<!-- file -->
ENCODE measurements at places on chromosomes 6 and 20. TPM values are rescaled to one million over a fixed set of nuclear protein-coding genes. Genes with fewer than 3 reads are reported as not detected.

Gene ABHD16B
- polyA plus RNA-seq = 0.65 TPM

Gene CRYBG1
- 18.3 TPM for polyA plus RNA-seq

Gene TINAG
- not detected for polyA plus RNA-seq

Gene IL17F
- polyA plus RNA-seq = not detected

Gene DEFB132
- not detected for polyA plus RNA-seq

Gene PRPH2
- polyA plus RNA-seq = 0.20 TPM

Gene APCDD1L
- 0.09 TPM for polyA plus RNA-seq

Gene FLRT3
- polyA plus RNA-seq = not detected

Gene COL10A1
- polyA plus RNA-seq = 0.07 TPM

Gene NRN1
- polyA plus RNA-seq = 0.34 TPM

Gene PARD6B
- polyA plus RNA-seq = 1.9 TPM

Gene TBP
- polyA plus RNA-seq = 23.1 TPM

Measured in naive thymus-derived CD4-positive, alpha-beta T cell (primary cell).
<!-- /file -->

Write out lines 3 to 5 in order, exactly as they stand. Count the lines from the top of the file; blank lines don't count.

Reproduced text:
- polyA plus RNA-seq = 0.65 TPM

Gene CRYBG1
- 18.3 TPM for polyA plus RNA-seq